• dhamiltondhamilton Posts: 875
    The little seat time I've had in the A8/A6, led me to the conclusion that the steering felt a little "over boosted" for my taste. However, the overall traits of the car, more than make up for this IMO.

    I've thought that in the Q7 as well. Now the X5 [07] has wonderful steering, but is to "enthusiastic" [nervous] IMO to make it a worthy, long road trip vehicle.

    I think Mercedes gets bashed a lot for heavy steering, with no feel, but that's what makes them great touring cars. No need for constant corrections.

    All of these are a better alternative to Lexus which is like eating a fine meal, on a paper plate. [with an excellent waiter]
  • I have a '03 A6 2.7T coming off lease shortly and fully intended to get another Audi. I'm not, partially because the lease cost is up almost 200 per month and primarily because I can get competitive AWD cars for less money. The 530Xi was app.$50 a month less due to higher residuals. I thought the Audi steering at low speeds was too light and didn't have the road feel of my '03. I didn't have the opportunity to test it at higher speeds. The engine didn't feel as quick as my twin turbo that reached max torque at 1800RPM. The M35X was quick , better technology, better handling, far less money to lease($120 per month less than the Audi) but didn't have the refinement and "planted feeling" of the Quattro. The GS 350 is fast with numb steering, small but very quiet and refined feeling. Frankly, other than the technology, I liked driving my current Audi better than any of them. Leaning towards the M! Cost, handling, steering, tech. I don't mention looks because that is individual preference.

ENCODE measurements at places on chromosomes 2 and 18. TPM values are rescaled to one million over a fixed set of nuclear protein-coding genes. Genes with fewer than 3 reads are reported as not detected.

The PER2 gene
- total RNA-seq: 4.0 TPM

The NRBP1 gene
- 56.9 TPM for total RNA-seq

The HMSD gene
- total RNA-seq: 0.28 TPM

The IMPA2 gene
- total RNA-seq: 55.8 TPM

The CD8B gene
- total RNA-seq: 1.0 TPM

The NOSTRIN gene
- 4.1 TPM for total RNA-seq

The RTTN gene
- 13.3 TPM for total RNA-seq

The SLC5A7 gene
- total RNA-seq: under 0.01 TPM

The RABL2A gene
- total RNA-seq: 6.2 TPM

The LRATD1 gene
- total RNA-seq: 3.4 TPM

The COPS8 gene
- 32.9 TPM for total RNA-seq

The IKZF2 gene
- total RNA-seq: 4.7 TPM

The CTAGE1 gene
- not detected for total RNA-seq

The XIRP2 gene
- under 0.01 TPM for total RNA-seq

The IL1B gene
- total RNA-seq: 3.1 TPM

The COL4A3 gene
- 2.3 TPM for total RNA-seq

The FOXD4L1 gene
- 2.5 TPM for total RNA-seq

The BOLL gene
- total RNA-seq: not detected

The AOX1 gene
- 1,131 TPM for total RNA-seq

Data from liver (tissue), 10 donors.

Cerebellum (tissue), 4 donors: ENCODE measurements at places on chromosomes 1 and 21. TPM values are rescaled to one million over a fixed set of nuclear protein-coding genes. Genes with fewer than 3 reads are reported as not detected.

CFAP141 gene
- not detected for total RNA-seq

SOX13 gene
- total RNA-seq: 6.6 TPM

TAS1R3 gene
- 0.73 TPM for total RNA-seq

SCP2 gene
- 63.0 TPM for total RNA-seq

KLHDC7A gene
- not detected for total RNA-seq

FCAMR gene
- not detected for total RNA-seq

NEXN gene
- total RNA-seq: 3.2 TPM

• My situation almost exactly when I plunked down a deposit to order an M35X.

    Lower lease payments, MORE technology (don't know about "better," though) and "close enough" to German feel for jazz (at $200 per month less, hell yes!)

    Then Audi, for an almost $3K more expensive model came in UNDER the Infiniti price on the lease -- and "all I had to do" was threaten to buy the Infiniti, which I sort of already had done. The phone rang, the dealer said "what will it take and some $200 in monthly payment melted away as if by magic.

    That was then, this may be different.

    But, I came off a 2003 allroad with a mo pay of about $790 (including tax) and went to a $53,286 A6 for about $640 including tax. The Infiniti was $677 same deal.

    The Audi, the German cars generally, have a feel, a taughtness and with Audis expertise in AWD an "edge" that no Infiniti (at this point), no matter how high up the food chain doesn't quite match.

    Yet, to be clear, the Infiniti was close to that BMW/Audi feel, so close that for the price diff the Infiniti went from being #2 to #1 and ONLY when Audi dropped the price per mo did my former #1, return to #1.